AHA delegation: A quality improvement activity for AHA lead group exercise programs in the low risk outpatient rural setting

Ry Darcy1, Monica Madrid1

1Queensland Health, Mareeba Hospital, Australia

Background: Rates of orthopaedic surgery are increasing nationally, impacting Physiotherapy referrals across sites and increasing wait times for Physiotherapy in rural areas. Larger centres have adopted group programs for postoperative orthopaedic outpatients in response to this demand. Supported by Queensland Department of Health as part of the Allied Health Rural Generalist Pathway strategy, Mareeba Hospital Physiotherapy Department aimed to investigate a more efficient rural service model. Does an Allied Health Assistant (AHA) lead lower limb orthopaedic group exercise program reduce wait list times in a rural hospital outpatient setting?

Method: During 2018 an AHA training package was developed to up-skill a rural AHA and ensure safe delegation of non-complex outpatients following a total hip replacement or total knee replacement. With supervision from a physiotherapist, an AHA lead a once-weekly outpatient orthopaedic group exercise program for a five-month trial.  There were nine participants during the trial period. The program was evaluated with pre/post comparison of qualitative and quantitative data.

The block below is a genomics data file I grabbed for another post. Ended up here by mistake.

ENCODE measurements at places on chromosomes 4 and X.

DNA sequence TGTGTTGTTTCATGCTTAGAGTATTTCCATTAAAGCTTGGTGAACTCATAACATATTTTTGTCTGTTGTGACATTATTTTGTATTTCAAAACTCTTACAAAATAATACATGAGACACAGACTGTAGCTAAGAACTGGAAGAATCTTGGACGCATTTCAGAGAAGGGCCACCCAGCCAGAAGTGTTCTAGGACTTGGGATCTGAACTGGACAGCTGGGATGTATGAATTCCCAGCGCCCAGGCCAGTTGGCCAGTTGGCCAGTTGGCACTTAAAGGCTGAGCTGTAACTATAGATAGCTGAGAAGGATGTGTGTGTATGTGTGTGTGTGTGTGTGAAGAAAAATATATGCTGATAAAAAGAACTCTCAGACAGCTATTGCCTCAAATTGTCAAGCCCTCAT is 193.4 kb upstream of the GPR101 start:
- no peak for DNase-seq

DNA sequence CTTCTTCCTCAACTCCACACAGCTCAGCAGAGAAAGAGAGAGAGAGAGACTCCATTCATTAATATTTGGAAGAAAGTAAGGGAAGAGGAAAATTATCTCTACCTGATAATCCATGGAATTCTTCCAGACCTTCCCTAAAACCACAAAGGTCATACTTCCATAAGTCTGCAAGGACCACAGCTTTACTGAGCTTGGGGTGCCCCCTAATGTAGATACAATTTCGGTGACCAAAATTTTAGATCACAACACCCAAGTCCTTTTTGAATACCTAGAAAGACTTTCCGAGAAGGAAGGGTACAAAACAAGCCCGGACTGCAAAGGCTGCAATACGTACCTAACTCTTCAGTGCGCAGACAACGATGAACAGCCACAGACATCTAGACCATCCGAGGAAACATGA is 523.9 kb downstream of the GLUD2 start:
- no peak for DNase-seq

Results: The project expanded on existing local AHA training by 33% (additional 8 competencies). Importantly, this has allowed the AHA to lead the group program with minimum input from the Physiotherapist, with 100% patient satisfaction reported. A comparison of the average number of referrals per month with the wait list times pre and post implementation, showed that the group program resulted in a net reduction in physiotherapy staffing input.

Discussion: The model for an AHA lead outpatient lower limb orthopedic group exercise program has been successful. A group setting increases access to therapy, and utilising an AHA to lead the program allows physiotherapist time to be released for other cases, supporting physiotherapy work capacity. Considering this, there may be capacity within the local service for increasing the range of AHA lead groups, which could include patients with other non-complicated lower limb surgery.


Ry D’Arcy is an early career physiotherapist with a passion for rural service provision, who graduated from James Cook University in 2016. Ry is one of the first physiotherapists to complete the level one Rural Generalist Training program, an important milestone for rural physiotherapy training in Queensland. Ry has played a key role within the service development project outlined within the abstract. Ry says that he has enjoyed taking on the service development project and looks forward to future opportunities. Ry continues to practice rurally in Mareeba District Hospital within the Cairns Hinterland Hospital and Health Service, Far North Queensland.

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